When You Think Your Boyfriend Is Gay

Is Your Boyfriend Gay?

Young woman working on a laptop beside a young man using a mobile phone
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Dear Gay Man:

I'm a straight female living with a man who I think is in denial about being gay. I want to talk to him without a confrontation. I don't understand his feelings, but I don't want to hurt him like I'm hurting. I'm angry because of the deceit, but if he can't tell me, then he is living in his own hell on the inside. I have been with him for five years and I have seen some signs, but I don't know where to begin.

I honestly don't want to ask him about his sexuality. I just know that I can't live this lie with him anymore. Maybe he doesn't want me sexually, but he needs me for more like a cover. How can I talk to him about this without making him feel like dirt?

Dear Chick on the Side:

When we're itching to get information out of someone, our natural tendency is to use the intervention method: launch a full frontal attack. This method might work for an alcoholic friend who's been passed out naked on the street corner for the fourth time, but it sucks as a tool to get someone to disclose their sexuality.

If your boyfriend is indeed gay or bisexual, you're absolutely right - he is probably in hell! Confronting him in the wrong way will only put you on the negative side of his already pent-up emotions. Getting the information you're looking for will require a more subtle approach.

It sounds like you're OK with him being gay/bi as long as he's honest with you.

Of course, this doesn't lessen the pain, but it will allow you both to move on with your lives. Here are a few suggestions. 

Know His Fears

If your guy is gay or bi, it's very possible that he either knew that before he got in a relationship with you and was too afraid to face it, or he just recently discovered his same-gender feelings – which happens a lot.

In either scenario, he's probably terrified of his feelings and your anticipated reaction to them. He's afraid that his world will crumble if he comes out. He may even be afraid that you'll hate or reject him. You know your man best, so assess what his fears could be. Think about how easy it's been in the past to discuss difficult situations together. Reflect on how you communicate. This will be important in determining what approach to take when you have your "gay" talk. If he hasn't been receptive to you in the past, he won't be now.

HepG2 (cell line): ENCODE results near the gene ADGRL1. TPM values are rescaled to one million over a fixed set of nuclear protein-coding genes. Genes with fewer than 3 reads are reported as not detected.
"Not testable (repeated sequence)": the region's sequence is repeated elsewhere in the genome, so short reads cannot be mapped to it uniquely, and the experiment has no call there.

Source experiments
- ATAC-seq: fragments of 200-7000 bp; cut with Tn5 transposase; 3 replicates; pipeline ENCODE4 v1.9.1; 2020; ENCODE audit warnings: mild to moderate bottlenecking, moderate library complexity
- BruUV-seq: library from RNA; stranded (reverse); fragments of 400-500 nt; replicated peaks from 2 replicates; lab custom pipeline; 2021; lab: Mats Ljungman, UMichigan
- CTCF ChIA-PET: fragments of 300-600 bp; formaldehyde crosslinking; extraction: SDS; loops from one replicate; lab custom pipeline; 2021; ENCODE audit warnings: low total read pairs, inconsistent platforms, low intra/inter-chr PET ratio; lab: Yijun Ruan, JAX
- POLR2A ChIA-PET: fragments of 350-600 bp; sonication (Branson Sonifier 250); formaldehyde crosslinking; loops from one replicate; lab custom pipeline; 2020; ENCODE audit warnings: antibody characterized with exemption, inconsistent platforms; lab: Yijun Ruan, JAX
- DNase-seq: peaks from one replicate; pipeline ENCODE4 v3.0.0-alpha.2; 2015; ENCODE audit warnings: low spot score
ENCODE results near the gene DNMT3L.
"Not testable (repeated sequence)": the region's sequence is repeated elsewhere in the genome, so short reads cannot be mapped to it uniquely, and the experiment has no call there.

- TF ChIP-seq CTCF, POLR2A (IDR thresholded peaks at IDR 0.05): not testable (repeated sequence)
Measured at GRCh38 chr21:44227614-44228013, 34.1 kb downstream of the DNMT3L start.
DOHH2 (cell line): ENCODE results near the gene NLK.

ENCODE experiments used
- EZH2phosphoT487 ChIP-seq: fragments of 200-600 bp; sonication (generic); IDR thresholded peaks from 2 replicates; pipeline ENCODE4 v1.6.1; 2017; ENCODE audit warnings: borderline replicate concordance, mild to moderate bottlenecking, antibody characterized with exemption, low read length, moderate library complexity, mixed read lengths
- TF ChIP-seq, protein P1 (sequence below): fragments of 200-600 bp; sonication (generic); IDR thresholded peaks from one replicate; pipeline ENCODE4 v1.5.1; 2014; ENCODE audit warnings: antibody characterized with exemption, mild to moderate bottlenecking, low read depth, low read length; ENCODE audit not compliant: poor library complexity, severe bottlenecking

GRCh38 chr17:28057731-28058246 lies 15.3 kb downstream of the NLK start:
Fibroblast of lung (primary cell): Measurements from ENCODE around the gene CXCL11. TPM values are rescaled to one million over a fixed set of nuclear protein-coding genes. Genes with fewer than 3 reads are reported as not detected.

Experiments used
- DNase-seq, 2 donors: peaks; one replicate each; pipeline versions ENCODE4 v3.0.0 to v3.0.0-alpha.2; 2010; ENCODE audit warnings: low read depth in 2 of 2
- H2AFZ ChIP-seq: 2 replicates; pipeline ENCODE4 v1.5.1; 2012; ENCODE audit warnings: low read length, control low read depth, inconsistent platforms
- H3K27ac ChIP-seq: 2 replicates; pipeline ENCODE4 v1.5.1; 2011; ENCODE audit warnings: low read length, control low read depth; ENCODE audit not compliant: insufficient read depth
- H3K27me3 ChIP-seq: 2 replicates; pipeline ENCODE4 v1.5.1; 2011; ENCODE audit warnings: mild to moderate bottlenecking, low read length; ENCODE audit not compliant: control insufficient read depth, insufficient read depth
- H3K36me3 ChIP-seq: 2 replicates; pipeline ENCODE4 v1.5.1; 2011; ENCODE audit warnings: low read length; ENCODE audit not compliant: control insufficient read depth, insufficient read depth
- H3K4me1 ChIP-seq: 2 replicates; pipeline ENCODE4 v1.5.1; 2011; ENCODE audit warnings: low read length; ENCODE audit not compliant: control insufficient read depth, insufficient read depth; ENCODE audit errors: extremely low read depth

Set Aside Your Emotions... For Now

Sure, you're hurting inside, but you'll need a clear head if you're going to get the information you're looking for. There will be plenty of time for the "Why did you lie to me?" argument later. You must be rationale and quick on your feet because the goal here is to change the way your guy sees you.

When was the last time you spilled your emotions to someone who accused you of something? Probably never and the same holds true for your boyfriend. Understanding him and communicating in a positive manner doesn't negate any wrongdoing or hurt feelings, but it does ensure that you can have a rational discussion as adults.

This method has proven way more effective than a yelling match.

Reaffirm your Friendship

Right now, your boyfriend sees you as a girlfriend or wife. No offense, but if he truly is gay or bi and if he's closeted, you're the opposite of someone he would feel comfortable confiding in. If he has pretty much put the brakes on sex and intimacy, then he is definitely distancing himself. At this point, he's already realized he's screwed up. Yeah, he loves you, but he didn't have the guts to tell you the truth – either that or he's just discovered the truth himself. Now he sees that being gay will change his entire life - his relationship with you and everything else that he's dependent on.

Try to be the friend he knew when you first met. You say you're OK with homosexuality, so give him some subtle signs that you are.

Figure out a way to tell him without just coming out and saying it that being gay is OK in your eyes. But careful how you do this. You don't want him to get angry or think he's being accused. Comfort equals disclosure. You have to be patient. He will only tell you when he's ready.

Have a Heart-to-Heart 

Up until now, he's been running the show. You're in this relationship, too, and you deserve answers. I believe in getting them with as little friction as possible. Try to develop some sense of comfort before having the discussion. Sit him down and let him know how his behavior makes you feel. Let him know that his well-being is important to you, but you need to know if he's being honest with you. Tell him that you are not looking for an argument and you're not making false allegations against him. You just want honesty in your relationship.

He May Not Be Ready 

If your talk fails, he may not be ready – or maybe he's simply not gay. Know that you may never get a definite answer from him. You can't force a disclosure. All you can do is play nice and see if he is willing to be fair. If not, it may be time to loosen his dependence on you and protect yourself emotionally and physically. 

Yours,
Gay Man